12. 12. Points to aid discussion – employer expectations
  13. 13. Points to aid discussion – employer expectations <ul><li>SMEs employ more than 80% of graduates </li></ul><ul><li>Charles J Watkinson, Chief Executive Corrosioneering Group (an SME) </li></ul><ul><ul><li>“ Our expectations of graduate applicants” </li></ul></ul><ul><ul><ul><li>Has interview skills! Do you always dress like that?!! </li></ul></ul></ul><ul><ul><ul><li>Intelligent and logical Can understand and give instructions </li></ul></ul></ul><ul><ul><ul><li>Literate “I wos not gud at spelin but I got a first in siense” </li></ul></ul></ul><ul><ul><ul><li>Articulate How would you describe yourself? “What? Don’t know really”! </li></ul></ul></ul><ul><ul><ul><li>Knowledgeable Can you repair a bicycle puncture? What’s a bicycle! </li></ul></ul></ul><ul><ul><ul><li>Knowledgeable of their subject Well versed in the basics </li></ul></ul></ul><ul><ul><ul><li>Resourceful Able to find information and resources </li></ul></ul></ul><ul><ul><ul><li>Enquiring/Inquisitive Wants the whole picture, asking relevant questions </li></ul></ul></ul><ul><ul><ul><li>Hard working Not waiting for the clock to go around or playing computer games </li></ul></ul></ul>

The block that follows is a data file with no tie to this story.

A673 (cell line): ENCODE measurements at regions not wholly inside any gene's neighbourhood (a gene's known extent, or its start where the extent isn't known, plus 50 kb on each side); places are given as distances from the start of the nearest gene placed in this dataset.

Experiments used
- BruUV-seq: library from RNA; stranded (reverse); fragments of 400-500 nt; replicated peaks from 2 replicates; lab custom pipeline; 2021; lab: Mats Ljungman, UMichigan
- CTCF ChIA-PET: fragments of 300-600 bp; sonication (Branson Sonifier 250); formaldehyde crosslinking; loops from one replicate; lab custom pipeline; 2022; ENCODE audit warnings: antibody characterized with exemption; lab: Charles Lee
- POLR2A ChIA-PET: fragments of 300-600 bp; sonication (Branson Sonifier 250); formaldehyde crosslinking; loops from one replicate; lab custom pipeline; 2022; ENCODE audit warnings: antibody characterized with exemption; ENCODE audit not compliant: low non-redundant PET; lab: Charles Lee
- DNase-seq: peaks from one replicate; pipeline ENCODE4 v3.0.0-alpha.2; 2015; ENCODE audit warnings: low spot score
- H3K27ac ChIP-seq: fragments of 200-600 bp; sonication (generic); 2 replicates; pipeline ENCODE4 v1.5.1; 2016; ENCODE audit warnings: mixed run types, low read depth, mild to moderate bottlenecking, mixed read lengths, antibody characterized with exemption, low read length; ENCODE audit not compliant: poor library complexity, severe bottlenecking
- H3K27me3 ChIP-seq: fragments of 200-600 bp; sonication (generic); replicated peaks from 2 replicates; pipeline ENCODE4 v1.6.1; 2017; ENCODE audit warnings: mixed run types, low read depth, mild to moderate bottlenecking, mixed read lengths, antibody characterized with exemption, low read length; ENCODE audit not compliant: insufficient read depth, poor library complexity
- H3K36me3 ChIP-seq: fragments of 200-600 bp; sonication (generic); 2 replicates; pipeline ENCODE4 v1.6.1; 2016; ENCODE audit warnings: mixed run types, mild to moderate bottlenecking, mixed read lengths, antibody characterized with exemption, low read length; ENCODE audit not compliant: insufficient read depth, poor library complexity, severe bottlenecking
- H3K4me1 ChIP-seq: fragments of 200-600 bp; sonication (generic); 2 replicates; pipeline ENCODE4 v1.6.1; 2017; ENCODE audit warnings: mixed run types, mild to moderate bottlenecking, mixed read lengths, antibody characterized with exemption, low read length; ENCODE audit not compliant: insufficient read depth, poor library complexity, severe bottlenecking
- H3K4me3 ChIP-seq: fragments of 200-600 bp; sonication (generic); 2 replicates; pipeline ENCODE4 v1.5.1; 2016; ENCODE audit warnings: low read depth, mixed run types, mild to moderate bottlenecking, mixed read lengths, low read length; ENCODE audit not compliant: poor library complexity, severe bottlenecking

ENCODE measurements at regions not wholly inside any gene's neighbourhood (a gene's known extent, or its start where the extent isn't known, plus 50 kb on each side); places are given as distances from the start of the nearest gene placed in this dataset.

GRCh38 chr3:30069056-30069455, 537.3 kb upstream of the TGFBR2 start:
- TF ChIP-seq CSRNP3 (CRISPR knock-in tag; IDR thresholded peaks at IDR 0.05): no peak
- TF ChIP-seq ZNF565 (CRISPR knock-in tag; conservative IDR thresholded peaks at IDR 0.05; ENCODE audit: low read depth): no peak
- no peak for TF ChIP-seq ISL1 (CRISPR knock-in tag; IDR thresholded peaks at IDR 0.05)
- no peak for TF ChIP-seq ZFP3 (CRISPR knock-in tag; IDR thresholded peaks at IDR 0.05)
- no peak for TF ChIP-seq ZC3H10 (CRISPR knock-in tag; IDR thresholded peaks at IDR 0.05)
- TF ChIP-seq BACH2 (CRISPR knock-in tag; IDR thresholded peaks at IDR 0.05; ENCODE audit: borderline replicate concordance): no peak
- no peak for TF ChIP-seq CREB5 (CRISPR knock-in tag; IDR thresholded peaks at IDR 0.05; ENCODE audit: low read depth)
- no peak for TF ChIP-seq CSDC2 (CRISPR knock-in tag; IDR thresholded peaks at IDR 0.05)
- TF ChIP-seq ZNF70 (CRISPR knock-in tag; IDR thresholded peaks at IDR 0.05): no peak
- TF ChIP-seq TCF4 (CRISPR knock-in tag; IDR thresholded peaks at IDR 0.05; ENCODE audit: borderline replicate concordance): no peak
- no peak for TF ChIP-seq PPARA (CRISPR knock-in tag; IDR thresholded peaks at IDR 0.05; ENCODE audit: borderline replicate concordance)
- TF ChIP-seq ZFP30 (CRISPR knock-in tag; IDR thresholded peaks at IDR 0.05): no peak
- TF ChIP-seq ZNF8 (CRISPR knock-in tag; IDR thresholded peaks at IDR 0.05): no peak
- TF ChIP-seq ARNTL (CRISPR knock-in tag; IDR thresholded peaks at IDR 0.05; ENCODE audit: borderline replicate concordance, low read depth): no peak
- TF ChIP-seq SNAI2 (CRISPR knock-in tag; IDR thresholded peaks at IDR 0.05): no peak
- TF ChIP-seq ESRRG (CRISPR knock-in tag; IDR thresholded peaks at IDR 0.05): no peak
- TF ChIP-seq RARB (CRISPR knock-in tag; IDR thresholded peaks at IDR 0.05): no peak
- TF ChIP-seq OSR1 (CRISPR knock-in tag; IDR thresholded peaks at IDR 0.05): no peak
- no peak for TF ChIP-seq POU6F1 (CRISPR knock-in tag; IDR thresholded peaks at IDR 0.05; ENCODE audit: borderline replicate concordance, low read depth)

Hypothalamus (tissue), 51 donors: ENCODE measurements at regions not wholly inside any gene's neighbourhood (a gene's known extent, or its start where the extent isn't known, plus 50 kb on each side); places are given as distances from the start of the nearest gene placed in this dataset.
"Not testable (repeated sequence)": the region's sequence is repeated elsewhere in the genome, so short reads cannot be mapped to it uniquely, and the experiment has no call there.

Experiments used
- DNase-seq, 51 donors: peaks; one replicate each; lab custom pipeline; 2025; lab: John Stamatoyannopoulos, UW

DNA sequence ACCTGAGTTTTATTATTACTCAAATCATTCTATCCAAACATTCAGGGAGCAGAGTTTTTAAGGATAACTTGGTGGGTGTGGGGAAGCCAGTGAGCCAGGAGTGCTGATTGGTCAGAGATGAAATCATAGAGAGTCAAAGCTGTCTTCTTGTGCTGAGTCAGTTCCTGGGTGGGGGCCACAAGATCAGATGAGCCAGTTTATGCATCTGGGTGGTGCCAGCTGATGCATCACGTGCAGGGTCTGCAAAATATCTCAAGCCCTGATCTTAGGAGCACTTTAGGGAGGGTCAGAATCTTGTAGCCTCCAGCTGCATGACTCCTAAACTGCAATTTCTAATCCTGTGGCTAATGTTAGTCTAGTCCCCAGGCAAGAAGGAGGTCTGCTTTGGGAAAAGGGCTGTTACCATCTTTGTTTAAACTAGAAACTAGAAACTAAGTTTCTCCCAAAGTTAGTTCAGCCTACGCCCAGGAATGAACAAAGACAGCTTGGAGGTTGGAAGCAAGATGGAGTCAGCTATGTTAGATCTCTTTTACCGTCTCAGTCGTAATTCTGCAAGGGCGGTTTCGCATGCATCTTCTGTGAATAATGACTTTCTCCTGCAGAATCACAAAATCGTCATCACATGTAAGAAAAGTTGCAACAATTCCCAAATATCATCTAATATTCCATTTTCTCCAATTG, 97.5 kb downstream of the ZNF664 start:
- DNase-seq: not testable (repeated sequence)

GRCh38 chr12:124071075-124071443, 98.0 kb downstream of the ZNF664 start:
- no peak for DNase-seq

14. 14. Points to aid discussion – employer expectations <ul><li>IMPORTANT SKILLS </li></ul><ul><li>Motivation & enthusiasm </li></ul><ul><li>Team working </li></ul><ul><li>Oral </li></ul><ul><li>Communication </li></ul><ul><li>Flexibility </li></ul><ul><li>Customer focus </li></ul><ul><li>Problem solving </li></ul><ul><li>Managing own learning </li></ul><ul><li>Commercial awareness </li></ul><ul><li>Planning & organisation </li></ul>The Top 10 in 2006 Skills and Attributes sought by employers in graduates <ul><li>DIFFICULT TO FIND SKILLS </li></ul><ul><li>Commercial awareness </li></ul><ul><li>Leadership </li></ul><ul><li>Project management </li></ul><ul><li>Risk taking/enterprise </li></ul><ul><li>Managing own learning </li></ul><ul><li>Second language </li></ul><ul><li>Problem solving </li></ul><ul><li>Customer focus </li></ul><ul><li>Report writing </li></ul><ul><li>Cultural sensitivity </li></ul>